WASHINGTON -- House Democrats are hoping to reignite the debate over a comprehensive immigration reform bill this week through a procedural stunt meant to force a vote or, at the very least, create a pressure point for Republicans who are stalling on the issue.
A senior Democratic aide said Monday that the procedural move, known as a discharge petition, will be unveiled at a Wednesday morning press event, followed by members signing onto the document on the House floor.
Faced with a minority in the House and a majority conference that largely opposes their efforts, Democrats have turned to the discharge petition maneuver this year on issues such as unemployment insurance, raising the minimum wage and now immigration. If a petition receives 218 signatures, it will force a vote on the House floor, even if the legislation in question is opposed by the majority party leadership that controls the House calendar.
Democrats hope to pressure Republicans to hold a vote on a comprehensive immigration reform bill, which they argue could pass if it went up for a vote before the entire House. A GOP leadership aide said it's unlikely the petition will get the required signatures, and if it does not, there is no chance the bill will go for a vote.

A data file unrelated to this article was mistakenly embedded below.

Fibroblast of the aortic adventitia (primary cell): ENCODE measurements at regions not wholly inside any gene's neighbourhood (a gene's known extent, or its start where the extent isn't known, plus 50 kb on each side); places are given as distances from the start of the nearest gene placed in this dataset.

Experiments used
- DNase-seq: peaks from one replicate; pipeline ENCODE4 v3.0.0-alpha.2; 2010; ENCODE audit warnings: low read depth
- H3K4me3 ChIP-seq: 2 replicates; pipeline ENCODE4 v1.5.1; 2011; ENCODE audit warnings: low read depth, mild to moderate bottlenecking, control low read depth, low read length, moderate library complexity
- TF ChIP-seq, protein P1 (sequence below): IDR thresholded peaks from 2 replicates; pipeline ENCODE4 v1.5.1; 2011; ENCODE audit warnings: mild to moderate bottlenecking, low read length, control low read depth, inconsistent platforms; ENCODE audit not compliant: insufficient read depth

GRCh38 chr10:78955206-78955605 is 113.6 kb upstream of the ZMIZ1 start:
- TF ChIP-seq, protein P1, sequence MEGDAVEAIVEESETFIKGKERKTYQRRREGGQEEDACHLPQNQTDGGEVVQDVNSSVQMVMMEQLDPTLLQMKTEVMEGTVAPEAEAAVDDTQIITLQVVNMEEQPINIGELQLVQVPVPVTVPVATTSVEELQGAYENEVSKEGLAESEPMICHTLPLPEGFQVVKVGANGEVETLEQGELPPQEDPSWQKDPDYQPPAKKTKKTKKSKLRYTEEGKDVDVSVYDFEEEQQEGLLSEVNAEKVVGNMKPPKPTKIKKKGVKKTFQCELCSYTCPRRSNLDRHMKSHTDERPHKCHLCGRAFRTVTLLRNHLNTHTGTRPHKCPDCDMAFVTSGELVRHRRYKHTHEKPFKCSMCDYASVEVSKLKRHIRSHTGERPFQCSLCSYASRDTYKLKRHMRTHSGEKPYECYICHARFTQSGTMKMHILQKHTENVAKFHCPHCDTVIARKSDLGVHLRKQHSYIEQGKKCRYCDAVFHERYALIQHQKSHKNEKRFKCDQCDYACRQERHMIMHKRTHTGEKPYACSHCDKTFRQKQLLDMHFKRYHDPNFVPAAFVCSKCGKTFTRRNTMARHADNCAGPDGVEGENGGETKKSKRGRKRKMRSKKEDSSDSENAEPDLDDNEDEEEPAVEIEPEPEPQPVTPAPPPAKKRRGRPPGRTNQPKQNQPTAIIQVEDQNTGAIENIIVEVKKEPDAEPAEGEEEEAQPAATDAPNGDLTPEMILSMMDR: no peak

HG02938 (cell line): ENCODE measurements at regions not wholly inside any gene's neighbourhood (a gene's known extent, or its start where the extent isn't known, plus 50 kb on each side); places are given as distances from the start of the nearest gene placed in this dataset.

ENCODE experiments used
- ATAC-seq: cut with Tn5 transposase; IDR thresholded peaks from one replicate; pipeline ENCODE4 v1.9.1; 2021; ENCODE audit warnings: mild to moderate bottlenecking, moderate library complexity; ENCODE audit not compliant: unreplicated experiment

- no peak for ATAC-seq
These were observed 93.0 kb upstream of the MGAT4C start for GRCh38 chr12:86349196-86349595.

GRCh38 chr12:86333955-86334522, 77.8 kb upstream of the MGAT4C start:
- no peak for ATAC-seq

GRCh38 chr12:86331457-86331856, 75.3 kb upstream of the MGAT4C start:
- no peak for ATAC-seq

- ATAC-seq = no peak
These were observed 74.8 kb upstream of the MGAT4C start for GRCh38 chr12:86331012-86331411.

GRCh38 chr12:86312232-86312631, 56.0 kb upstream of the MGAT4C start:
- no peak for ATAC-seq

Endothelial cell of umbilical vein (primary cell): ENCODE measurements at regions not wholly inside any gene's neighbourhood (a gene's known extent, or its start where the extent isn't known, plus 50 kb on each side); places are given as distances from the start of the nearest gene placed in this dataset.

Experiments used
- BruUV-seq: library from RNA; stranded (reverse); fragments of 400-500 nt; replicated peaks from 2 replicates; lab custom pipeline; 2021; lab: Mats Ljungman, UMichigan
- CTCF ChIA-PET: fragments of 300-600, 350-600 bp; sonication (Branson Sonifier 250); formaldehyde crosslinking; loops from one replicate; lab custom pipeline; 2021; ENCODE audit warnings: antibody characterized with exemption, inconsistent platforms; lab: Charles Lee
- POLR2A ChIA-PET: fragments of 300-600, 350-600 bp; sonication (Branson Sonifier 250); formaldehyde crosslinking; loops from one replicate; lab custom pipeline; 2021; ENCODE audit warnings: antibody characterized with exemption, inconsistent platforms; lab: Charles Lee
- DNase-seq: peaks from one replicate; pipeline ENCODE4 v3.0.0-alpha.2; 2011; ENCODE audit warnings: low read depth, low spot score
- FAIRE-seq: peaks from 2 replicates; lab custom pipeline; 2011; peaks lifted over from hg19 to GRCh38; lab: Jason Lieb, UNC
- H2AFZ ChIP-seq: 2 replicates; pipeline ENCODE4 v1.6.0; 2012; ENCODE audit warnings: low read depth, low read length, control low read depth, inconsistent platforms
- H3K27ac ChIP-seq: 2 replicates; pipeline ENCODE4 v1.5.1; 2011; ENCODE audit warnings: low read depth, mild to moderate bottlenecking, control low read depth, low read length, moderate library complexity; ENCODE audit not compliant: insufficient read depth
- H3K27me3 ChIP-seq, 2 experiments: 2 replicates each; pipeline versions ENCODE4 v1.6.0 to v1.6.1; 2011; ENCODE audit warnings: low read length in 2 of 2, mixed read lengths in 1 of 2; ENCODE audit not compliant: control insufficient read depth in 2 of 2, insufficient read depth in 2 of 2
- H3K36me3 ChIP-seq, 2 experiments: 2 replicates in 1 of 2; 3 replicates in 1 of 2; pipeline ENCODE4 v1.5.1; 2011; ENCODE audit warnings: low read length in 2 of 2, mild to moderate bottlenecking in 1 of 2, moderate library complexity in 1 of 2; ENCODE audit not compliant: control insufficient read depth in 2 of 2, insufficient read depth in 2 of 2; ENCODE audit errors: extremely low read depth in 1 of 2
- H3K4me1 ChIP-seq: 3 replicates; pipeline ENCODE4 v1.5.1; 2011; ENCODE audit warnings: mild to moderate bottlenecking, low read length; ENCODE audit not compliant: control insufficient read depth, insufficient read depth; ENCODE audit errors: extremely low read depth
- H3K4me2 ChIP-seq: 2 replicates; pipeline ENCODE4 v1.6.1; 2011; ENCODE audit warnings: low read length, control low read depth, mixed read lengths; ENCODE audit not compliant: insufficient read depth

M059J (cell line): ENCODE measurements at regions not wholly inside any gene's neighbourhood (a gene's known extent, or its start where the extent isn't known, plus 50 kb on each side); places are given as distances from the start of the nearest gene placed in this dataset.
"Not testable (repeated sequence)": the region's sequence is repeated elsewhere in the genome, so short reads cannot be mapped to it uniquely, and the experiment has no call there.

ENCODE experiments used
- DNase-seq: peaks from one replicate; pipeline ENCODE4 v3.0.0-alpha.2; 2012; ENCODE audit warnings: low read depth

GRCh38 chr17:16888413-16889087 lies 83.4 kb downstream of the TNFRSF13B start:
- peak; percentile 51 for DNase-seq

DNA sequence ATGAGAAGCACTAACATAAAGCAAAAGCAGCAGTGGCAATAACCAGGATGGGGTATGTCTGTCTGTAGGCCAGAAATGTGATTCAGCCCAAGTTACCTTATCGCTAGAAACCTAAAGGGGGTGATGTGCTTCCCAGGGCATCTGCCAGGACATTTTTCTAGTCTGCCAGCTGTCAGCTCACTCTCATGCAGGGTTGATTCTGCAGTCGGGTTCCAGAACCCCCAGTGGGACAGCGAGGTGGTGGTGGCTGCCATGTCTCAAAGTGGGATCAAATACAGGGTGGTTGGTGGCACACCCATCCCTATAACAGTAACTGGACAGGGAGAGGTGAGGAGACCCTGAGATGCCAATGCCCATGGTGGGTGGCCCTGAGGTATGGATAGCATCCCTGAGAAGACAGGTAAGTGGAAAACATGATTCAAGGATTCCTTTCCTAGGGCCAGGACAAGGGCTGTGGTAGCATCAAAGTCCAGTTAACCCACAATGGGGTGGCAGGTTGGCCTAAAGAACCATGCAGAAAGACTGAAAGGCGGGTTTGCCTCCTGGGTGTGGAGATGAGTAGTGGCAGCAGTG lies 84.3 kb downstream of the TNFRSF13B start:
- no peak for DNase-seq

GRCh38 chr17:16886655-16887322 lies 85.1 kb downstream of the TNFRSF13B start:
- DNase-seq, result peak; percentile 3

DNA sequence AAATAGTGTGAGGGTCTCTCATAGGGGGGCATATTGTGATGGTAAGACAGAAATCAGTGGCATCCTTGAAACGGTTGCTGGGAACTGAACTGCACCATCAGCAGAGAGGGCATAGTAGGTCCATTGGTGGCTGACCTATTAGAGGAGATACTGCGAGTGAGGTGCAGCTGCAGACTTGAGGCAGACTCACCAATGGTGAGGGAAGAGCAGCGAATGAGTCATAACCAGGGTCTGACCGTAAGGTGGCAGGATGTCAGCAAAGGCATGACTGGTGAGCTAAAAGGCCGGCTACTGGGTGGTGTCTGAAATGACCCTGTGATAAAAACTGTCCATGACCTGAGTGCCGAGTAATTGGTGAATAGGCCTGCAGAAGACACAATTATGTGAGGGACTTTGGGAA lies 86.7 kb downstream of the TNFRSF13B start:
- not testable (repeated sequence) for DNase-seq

Even if they don't get the 218 signatures needed to force a vote on the immigration bill, Democrats hope the petition will give them something to mobilize around, better preparing them to push Republicans to support reform.
There are currently 200 cosponsors -- a few of them non-voting members -- of the bill, which is based on comprehensive legislation that already passed the Senate and a border security bill approved by the House Homeland Security Committee.
The Democratic aide said nearly all House Democrats are expected to sign on to the petition, although some do not sign discharge petitions as a matter of practice. Spokespersons for Valadao, Ros-Lehtinen and Denham confirmed Monday that the members do not plan to sign the discharge petition.
Although House GOP leadership put forward a set of principles on immigration reform in January, there have been no votes -- or even bills released -- on the issue since.